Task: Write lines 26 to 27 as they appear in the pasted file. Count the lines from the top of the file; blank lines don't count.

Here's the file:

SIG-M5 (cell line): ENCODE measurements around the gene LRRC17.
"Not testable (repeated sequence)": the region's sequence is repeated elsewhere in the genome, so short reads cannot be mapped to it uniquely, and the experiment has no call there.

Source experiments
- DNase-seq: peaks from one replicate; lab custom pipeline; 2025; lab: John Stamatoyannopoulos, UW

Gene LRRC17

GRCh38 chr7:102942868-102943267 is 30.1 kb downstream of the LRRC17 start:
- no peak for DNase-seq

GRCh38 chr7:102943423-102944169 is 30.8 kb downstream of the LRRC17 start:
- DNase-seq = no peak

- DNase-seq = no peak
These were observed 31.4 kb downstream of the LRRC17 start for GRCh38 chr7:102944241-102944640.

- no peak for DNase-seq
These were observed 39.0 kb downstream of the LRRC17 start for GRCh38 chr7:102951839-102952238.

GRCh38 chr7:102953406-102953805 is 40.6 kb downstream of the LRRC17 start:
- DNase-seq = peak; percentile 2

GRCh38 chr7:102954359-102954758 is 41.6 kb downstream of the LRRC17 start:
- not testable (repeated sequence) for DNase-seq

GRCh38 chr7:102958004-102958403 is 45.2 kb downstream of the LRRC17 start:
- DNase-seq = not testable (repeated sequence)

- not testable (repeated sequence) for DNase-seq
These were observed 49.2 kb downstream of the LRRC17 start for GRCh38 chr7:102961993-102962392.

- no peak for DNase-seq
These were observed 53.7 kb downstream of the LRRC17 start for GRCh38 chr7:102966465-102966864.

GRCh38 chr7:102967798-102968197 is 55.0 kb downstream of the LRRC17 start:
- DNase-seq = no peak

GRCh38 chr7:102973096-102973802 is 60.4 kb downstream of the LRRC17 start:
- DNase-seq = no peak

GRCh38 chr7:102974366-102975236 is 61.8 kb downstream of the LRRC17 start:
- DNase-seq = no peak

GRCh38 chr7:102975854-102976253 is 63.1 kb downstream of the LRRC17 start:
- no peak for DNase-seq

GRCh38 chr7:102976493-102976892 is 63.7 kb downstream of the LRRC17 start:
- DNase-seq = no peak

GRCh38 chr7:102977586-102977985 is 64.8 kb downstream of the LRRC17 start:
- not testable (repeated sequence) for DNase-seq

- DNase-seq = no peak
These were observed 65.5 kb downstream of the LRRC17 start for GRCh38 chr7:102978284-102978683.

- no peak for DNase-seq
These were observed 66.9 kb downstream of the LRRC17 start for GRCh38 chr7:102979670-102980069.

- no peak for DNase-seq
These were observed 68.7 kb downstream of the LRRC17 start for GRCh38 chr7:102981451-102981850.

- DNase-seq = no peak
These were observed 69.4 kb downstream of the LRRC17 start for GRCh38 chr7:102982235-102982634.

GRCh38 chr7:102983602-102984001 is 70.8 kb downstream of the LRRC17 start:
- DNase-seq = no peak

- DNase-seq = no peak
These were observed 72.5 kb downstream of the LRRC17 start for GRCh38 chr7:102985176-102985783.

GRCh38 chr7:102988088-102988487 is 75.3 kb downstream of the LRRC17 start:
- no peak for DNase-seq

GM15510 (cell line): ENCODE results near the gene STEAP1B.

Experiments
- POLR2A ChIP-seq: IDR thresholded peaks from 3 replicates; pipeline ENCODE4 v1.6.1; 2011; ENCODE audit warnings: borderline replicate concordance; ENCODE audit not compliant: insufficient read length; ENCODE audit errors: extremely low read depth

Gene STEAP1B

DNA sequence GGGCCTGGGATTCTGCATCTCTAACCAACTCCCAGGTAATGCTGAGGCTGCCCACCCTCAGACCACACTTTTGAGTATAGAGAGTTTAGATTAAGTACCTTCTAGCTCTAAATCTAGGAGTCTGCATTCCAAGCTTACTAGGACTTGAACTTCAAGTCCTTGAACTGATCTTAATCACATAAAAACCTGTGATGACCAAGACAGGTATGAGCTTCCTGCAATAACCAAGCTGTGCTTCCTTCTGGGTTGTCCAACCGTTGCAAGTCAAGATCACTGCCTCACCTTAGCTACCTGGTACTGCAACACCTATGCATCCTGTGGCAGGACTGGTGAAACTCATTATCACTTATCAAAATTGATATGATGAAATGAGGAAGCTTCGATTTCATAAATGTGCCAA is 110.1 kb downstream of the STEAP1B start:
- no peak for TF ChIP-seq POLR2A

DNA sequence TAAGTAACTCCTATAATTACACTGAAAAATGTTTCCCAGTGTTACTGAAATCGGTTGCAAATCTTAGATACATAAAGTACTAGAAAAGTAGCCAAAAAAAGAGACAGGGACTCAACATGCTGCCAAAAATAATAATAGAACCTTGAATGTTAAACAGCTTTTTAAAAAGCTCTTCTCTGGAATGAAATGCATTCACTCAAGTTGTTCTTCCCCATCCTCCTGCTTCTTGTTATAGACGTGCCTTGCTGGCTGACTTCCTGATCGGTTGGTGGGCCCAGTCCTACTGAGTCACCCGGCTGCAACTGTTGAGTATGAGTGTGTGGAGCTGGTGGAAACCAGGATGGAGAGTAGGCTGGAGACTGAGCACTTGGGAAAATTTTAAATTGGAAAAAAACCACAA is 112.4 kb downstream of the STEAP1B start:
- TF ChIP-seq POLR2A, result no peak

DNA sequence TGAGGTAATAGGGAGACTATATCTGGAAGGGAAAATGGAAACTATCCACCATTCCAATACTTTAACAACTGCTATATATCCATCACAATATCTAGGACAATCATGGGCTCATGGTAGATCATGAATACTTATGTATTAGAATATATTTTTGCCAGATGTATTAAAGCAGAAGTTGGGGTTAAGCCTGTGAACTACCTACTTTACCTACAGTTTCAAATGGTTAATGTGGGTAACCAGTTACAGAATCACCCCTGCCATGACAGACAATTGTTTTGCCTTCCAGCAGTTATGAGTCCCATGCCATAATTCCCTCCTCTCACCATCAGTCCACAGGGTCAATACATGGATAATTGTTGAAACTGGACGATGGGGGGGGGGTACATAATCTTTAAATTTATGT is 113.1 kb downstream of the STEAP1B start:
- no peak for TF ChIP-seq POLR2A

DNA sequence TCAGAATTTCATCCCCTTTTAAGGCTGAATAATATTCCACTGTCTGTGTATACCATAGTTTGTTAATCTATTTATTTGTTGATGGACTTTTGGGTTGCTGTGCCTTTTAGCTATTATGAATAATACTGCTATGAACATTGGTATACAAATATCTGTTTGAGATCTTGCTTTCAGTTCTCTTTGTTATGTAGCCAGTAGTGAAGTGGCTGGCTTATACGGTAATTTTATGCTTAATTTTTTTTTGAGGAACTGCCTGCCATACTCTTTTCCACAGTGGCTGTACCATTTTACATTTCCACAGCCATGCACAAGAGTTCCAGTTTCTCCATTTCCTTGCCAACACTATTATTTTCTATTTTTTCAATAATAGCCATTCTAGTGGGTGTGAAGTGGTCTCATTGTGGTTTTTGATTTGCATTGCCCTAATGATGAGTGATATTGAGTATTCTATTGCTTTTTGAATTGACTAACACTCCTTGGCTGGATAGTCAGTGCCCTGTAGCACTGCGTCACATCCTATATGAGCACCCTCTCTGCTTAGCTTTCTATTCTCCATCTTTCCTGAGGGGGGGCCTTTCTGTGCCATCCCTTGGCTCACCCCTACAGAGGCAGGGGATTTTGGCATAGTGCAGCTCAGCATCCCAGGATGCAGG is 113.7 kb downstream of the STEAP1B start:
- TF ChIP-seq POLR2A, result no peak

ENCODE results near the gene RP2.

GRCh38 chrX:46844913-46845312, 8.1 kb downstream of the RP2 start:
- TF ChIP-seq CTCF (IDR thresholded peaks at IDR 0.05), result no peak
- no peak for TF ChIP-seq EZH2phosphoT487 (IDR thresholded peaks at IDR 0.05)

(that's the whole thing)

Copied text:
GRCh38 chr7:102973096-102973802 is 60.4 kb downstream of the LRRC17 start:
- DNase-seq = no peak